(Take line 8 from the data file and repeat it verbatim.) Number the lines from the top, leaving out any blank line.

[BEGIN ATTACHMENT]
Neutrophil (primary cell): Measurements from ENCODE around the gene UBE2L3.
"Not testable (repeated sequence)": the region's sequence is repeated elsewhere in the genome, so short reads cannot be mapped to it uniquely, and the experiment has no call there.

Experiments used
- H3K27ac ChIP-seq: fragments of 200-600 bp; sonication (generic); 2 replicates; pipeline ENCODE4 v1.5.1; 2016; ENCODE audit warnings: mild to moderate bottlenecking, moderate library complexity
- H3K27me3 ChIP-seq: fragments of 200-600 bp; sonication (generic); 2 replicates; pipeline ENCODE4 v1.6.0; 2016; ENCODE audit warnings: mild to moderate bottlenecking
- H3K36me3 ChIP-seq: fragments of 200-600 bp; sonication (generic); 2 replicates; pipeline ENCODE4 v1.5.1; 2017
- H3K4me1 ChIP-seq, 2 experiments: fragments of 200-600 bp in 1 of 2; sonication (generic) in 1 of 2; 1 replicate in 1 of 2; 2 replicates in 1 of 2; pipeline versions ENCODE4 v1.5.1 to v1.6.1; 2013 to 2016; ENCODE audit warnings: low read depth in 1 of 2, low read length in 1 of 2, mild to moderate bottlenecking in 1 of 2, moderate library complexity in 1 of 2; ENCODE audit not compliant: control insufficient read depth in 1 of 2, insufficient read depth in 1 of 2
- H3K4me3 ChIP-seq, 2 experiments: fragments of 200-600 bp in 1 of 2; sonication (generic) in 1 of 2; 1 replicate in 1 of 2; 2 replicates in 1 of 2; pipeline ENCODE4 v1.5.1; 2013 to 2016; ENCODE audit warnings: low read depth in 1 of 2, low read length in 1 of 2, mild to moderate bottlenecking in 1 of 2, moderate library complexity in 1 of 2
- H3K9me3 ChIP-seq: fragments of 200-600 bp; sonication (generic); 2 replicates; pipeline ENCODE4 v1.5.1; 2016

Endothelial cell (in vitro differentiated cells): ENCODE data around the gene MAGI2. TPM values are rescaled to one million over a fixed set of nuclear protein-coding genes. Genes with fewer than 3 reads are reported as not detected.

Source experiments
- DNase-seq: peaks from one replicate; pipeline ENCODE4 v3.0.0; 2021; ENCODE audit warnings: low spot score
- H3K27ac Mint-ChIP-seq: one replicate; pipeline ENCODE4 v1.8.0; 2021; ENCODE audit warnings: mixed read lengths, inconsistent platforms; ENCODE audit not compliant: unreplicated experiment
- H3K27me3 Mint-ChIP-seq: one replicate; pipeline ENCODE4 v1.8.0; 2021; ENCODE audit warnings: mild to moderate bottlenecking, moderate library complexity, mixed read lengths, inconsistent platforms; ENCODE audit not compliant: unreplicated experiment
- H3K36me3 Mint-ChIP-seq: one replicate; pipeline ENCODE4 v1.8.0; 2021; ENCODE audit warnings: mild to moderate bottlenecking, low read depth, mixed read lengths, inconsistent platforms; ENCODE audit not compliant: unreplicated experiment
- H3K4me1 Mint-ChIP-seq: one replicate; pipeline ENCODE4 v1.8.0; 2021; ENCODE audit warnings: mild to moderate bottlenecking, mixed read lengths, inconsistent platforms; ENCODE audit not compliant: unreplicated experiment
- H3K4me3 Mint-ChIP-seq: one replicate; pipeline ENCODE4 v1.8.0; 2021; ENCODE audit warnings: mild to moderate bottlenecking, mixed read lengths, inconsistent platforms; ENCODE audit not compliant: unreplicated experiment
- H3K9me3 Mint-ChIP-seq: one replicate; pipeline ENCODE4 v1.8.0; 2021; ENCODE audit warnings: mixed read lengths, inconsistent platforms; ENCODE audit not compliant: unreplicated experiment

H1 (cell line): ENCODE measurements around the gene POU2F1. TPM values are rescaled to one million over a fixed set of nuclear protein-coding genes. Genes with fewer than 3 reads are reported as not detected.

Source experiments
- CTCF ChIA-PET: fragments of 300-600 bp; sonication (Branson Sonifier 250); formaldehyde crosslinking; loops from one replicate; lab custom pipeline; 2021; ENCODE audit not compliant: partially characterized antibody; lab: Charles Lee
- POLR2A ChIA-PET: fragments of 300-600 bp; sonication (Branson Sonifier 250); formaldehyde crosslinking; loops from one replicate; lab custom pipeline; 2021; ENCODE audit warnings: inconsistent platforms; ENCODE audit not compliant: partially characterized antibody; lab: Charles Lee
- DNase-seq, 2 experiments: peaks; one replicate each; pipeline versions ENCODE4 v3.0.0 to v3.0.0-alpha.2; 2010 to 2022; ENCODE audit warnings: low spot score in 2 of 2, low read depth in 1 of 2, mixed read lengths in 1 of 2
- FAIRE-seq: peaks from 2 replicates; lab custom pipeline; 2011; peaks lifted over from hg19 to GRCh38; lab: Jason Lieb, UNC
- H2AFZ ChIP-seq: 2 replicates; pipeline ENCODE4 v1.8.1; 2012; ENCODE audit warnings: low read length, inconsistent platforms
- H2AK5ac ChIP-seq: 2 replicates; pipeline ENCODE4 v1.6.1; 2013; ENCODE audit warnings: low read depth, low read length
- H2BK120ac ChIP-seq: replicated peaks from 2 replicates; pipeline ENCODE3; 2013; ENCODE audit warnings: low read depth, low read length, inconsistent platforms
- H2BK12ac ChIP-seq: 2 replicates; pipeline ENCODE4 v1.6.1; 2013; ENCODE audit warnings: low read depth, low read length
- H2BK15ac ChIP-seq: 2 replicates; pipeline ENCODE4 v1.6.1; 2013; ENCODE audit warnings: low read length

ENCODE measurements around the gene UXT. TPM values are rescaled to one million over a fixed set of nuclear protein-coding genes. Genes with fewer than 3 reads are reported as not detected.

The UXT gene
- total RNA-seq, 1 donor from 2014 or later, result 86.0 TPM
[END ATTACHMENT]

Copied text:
- H3K4me3 ChIP-seq, 2 experiments: fragments of 200-600 bp in 1 of 2; sonication (generic) in 1 of 2; 1 replicate in 1 of 2; 2 replicates in 1 of 2; pipeline ENCODE4 v1.5.1; 2013 to 2016; ENCODE audit warnings: low read depth in 1 of 2, low read length in 1 of 2, mild to moderate bottlenecking in 1 of 2, moderate library complexity in 1 of 2